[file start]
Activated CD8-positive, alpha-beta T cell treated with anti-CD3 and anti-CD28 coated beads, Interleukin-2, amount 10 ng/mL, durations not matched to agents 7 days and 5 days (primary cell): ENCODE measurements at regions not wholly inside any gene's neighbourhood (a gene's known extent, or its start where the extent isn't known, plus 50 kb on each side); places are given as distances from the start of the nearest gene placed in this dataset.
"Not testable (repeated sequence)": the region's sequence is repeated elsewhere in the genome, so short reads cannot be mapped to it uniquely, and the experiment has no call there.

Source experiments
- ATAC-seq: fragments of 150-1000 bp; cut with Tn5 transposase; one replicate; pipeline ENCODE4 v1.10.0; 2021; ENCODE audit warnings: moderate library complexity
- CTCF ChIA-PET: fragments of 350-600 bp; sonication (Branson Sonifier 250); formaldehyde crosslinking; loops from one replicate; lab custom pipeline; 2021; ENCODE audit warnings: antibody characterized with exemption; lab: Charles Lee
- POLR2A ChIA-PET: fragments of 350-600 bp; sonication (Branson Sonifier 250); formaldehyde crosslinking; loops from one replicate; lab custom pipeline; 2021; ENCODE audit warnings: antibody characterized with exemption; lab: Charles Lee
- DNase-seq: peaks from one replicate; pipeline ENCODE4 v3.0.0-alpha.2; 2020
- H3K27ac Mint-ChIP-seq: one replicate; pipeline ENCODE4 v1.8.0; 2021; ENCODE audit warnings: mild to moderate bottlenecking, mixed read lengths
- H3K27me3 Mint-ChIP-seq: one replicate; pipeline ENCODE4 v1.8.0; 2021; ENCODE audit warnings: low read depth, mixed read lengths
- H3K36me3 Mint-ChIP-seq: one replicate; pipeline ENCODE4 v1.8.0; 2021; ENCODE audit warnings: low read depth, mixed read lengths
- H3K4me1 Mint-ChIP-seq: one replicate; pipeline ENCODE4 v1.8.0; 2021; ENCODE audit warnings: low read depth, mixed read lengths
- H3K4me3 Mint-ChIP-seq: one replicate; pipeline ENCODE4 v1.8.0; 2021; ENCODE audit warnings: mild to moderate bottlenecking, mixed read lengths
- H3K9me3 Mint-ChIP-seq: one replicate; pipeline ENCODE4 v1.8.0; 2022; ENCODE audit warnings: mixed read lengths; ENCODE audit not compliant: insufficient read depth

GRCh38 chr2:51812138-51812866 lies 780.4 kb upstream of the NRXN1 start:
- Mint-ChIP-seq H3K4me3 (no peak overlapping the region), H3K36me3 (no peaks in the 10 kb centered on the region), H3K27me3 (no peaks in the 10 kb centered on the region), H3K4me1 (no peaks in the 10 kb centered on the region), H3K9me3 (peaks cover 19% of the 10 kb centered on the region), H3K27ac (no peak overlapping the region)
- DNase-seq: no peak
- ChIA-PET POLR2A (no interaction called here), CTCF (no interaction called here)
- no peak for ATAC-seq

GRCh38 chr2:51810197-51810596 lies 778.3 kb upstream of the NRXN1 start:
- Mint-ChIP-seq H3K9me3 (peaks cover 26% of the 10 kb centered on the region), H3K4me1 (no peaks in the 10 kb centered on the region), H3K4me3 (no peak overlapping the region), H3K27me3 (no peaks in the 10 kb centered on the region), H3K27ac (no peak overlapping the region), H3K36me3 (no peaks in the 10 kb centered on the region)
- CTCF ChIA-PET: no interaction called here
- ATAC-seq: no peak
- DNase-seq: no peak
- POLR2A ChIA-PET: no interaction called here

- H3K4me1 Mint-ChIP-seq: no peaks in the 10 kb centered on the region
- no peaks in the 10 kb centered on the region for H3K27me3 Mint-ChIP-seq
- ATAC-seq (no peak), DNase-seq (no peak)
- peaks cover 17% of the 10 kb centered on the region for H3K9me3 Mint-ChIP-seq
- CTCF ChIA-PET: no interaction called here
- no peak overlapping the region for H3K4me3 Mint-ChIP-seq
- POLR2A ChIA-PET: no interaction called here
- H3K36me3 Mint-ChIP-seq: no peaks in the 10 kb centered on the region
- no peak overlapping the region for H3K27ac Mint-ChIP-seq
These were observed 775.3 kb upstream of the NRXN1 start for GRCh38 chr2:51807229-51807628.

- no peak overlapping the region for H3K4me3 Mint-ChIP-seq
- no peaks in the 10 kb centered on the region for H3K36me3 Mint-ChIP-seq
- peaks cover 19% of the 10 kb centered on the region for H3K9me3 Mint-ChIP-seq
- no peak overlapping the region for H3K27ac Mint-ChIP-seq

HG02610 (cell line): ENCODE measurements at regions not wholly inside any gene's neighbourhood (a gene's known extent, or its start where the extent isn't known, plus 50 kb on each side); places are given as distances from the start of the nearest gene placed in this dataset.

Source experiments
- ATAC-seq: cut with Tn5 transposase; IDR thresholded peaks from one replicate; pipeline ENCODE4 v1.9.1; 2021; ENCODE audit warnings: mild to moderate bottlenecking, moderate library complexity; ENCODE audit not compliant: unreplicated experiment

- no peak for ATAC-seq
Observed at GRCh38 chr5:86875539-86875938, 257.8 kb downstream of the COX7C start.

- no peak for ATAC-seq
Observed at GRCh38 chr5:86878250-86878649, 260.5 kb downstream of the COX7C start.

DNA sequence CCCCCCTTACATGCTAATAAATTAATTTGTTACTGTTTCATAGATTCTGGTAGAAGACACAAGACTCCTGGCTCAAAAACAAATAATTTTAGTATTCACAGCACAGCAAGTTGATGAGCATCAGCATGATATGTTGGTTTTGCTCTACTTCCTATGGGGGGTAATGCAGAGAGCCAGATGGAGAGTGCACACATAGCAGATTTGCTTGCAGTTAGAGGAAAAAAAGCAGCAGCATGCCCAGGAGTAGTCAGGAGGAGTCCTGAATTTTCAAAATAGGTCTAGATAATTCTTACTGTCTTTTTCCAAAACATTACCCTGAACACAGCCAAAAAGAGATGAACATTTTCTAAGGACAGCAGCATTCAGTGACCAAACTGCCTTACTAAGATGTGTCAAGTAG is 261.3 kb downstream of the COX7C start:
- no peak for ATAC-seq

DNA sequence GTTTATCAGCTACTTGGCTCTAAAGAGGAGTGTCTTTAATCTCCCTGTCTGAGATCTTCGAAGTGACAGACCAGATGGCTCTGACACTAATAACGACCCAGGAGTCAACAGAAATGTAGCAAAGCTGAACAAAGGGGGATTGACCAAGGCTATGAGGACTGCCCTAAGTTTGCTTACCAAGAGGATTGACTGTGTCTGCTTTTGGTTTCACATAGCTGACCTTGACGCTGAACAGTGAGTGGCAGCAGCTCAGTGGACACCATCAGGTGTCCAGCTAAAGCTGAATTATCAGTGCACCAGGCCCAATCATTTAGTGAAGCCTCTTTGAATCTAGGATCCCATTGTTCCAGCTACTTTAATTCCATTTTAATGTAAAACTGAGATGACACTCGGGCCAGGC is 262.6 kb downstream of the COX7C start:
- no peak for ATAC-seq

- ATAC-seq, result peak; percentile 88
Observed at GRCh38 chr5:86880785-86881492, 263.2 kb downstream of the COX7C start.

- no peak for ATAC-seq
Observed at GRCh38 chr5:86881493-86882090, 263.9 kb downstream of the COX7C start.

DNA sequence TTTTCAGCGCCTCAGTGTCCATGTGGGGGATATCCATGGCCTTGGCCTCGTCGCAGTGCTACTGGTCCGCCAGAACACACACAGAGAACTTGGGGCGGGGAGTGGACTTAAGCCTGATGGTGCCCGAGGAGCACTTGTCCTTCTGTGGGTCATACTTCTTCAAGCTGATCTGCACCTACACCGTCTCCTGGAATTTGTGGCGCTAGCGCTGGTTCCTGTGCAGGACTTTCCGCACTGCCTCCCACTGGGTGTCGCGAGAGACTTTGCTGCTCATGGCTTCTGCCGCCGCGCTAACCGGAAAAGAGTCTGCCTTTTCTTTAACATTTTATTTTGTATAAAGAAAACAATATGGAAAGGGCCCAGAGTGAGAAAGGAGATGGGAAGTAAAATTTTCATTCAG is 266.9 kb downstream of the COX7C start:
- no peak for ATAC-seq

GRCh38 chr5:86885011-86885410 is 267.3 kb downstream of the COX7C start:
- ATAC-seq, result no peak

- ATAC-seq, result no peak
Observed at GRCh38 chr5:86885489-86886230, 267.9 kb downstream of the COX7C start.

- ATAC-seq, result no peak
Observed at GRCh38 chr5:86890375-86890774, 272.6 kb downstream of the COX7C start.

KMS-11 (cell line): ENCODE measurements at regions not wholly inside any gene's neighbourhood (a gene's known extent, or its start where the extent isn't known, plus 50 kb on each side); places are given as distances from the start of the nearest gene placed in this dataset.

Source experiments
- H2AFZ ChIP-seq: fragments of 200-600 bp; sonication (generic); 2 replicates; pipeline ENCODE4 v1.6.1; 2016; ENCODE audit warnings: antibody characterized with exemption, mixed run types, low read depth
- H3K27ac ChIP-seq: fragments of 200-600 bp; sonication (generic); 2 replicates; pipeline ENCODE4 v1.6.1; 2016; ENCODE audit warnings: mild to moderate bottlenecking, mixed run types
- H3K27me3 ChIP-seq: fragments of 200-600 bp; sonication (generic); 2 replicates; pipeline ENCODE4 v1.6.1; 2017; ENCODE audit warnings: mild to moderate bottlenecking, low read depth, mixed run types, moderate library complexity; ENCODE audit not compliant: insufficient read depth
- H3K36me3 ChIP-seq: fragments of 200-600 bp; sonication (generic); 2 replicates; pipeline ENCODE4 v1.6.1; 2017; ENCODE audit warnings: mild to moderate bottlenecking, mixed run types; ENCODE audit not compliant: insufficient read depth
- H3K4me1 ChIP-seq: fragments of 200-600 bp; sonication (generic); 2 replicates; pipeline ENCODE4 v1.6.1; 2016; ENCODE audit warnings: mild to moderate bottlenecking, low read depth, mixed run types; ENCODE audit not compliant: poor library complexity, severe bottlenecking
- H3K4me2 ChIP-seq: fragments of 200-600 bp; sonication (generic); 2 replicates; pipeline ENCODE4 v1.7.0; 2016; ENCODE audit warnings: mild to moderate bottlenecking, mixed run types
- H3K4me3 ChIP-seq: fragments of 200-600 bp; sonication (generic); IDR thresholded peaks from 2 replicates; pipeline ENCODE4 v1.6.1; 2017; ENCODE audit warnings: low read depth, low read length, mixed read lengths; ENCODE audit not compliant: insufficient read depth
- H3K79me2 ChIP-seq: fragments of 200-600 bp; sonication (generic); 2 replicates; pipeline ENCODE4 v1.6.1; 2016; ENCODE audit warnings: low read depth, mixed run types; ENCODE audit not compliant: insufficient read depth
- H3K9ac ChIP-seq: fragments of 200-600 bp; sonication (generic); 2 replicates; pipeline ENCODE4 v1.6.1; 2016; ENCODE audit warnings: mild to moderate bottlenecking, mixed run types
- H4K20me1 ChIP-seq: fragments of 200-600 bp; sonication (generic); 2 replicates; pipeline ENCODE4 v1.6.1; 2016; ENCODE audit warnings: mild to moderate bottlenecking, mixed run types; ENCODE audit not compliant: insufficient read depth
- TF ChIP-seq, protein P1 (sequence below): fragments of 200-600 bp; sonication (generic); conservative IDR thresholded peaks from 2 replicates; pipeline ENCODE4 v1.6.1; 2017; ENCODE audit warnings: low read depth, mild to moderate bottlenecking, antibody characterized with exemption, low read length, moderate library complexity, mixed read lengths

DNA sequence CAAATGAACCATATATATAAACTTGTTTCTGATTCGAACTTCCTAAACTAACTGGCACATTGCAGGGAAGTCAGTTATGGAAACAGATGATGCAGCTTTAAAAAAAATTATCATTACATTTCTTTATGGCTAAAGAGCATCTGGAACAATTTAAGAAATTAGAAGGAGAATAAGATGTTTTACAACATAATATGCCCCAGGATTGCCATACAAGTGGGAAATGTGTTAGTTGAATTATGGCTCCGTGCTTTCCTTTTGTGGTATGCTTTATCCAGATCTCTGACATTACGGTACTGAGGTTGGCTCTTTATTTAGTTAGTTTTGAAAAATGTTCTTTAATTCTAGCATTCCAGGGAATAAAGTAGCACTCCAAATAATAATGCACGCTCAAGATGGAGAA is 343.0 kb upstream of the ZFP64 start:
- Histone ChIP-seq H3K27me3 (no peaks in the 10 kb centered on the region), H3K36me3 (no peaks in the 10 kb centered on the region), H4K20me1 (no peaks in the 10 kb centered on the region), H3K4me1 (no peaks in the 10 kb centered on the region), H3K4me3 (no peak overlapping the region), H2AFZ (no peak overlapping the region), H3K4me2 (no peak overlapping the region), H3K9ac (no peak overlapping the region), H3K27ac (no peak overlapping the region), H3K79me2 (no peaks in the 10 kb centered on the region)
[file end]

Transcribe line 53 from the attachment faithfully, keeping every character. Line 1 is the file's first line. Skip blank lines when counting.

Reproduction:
Observed at GRCh38 chr5:86881493-86882090, 263.9 kb downstream of the COX7C start.